Review: Godwalker

(Minor spoilers included)

I have recently acquired and read the novel “Godwalker” by Greg Stolze. It’s the first (and maybe last) novel that takes place in the world of the rpg Unknown Armies (and may therefore cause the world to end). It took me about three sessions to finish reading the book which is a good sign. As I have GMed Unknown Armies and bought each and every rulebook (not that many) I am probably a bit biased and I may not be able to tell wether the novel would be a good introduction to the game and it’s mood or wether it would be enjoyable out of context.

The whole depth of the Unknown Armies setting in it’s entirety cannot of course be explored in one single novel and neither can I explain it here in short for all those who never played. The basic set-up is our world with an “unknown” layer beneath that is hidden from ordinary people. This is similar to many other games that take place in our world. Of course it differs (otherwise why make a new game?). As with many of the afore-mentionned games there are hidden powers in the world. The difference is that just about everybody can make use of these powers if – and here it comes – if they are prepared to pay the price. I think that sums up my view of UA: there’s a lot of power you can have, but … how much are you willing to give up for that power?

Another difference is that there is no ‘prime evil’. No character I have seen or created was evil beyond redemption, there are just a lot of shades of grey. It’s so easy to switch from good guy to bad guy I have been considering finishing my campaign with the players playing characters from “the other side” for the final chapters. Of course there are a few non-human monsters but nothing fits the ‘evil’ definition as in VtM or CoC (which I never played).

I think the novel reflects these themes of UA quite well. For my taste the overall mood is too light and the characters don’t have to suffer enough. They actually do if you think about it but it doesn’t come across like that. Horrible things happen to Joe Kimble but I am missing desperation, depression, “Angst” … – or maybe I just read too many vampire books.

Another theme I found prevalent was that nearly every character seemed to be having good intentions. But soon you learn that even with good intentions there are a lot of different outcomes and in the end the hunger for power and life may subdue anything else. Yet even the monster, even the Freak had a kind of sad niceness about it.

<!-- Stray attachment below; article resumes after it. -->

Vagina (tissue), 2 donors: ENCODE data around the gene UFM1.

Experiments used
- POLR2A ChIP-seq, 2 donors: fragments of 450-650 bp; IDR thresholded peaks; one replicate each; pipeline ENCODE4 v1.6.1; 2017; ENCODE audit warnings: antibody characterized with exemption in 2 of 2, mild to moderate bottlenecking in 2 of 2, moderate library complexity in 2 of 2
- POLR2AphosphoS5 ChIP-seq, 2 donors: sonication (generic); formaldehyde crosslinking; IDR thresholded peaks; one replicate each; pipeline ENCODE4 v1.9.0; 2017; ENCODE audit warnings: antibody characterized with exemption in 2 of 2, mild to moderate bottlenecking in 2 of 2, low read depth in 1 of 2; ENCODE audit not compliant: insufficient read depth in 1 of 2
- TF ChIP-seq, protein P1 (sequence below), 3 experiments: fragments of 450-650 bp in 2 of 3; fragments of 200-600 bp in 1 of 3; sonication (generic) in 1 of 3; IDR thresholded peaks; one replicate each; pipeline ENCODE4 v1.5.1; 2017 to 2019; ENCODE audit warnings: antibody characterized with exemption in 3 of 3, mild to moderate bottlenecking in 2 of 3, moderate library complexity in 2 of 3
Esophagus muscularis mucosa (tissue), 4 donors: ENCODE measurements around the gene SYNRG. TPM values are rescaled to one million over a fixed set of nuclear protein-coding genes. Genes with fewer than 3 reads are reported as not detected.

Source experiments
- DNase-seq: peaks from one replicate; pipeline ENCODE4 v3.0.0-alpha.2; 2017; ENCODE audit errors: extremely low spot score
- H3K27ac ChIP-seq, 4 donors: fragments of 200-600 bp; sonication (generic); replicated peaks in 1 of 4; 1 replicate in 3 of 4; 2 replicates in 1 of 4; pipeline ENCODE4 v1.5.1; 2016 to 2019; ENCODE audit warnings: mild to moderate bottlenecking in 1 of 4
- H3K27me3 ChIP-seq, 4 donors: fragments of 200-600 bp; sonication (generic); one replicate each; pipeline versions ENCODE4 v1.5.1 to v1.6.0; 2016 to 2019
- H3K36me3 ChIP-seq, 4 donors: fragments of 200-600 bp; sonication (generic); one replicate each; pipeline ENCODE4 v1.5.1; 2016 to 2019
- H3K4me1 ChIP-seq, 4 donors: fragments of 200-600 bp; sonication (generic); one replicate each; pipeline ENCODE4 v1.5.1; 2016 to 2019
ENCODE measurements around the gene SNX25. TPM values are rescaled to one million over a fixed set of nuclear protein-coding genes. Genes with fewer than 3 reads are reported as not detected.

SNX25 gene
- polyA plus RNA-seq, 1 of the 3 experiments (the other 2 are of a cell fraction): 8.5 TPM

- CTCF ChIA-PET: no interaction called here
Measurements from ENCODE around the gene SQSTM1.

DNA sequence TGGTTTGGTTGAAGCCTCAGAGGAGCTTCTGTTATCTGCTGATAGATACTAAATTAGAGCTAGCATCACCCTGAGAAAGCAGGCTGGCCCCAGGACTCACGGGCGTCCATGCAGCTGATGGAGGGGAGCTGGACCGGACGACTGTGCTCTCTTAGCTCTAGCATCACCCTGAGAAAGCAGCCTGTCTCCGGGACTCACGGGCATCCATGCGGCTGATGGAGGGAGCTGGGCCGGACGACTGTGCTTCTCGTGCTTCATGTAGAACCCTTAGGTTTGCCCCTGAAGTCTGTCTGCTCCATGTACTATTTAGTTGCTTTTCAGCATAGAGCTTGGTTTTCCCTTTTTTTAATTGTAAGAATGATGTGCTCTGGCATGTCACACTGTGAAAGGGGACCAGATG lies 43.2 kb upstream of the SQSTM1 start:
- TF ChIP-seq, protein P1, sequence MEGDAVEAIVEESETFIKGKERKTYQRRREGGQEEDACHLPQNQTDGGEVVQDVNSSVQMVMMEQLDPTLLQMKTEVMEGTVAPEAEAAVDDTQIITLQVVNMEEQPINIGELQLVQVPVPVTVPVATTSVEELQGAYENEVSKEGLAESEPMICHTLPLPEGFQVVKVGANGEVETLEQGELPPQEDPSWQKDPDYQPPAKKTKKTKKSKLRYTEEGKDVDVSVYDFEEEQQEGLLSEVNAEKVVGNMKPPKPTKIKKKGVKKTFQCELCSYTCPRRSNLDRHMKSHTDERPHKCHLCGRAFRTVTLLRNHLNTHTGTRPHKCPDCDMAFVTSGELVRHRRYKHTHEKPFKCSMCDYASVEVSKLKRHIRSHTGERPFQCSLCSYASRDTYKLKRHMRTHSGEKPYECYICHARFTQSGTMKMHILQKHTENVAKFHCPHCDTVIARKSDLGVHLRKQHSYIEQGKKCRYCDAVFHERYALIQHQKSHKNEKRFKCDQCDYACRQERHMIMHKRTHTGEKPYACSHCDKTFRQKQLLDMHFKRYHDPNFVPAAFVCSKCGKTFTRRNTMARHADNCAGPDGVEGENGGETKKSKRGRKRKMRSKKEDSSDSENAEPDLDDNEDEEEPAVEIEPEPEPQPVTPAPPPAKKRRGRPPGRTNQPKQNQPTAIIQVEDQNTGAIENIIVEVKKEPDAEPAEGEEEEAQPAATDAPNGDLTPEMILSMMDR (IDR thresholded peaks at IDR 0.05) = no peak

The metaphysical explanations that give a certain background for the “unknowing” reader occur a bit too often in the beginning of the novel but I have heard say that the book does a fine job explaining the world to someone who doesn’t know the game. The explanations become rare towards the end as the writing becomes more and more confident.

All in all the story is pretty straight forward and enthralling (when will ‘spannend’ finally be an English word?). The characters are believable even if a bit too nice, too soft for my taste. If you take the character of Joe Kimble it would be a good first scenario to establish him in a new world and continue writing his story. The story telling is reminiscent of Tim Powers in such a way as the game itself was inspired by Tim Powers books. I’d have enjoyed a mood a bit darker and more threatening and so this novel screams out to me: there will be a seque!!!

If you would like to read the novel it can (still?) be ordered at I am not lending out my copy. After all this is every Bibliomancers major charge waiting to happen 😉

Did I mention, that I really enjoyed reading the book?!?

By Yashima

Writer of code and stories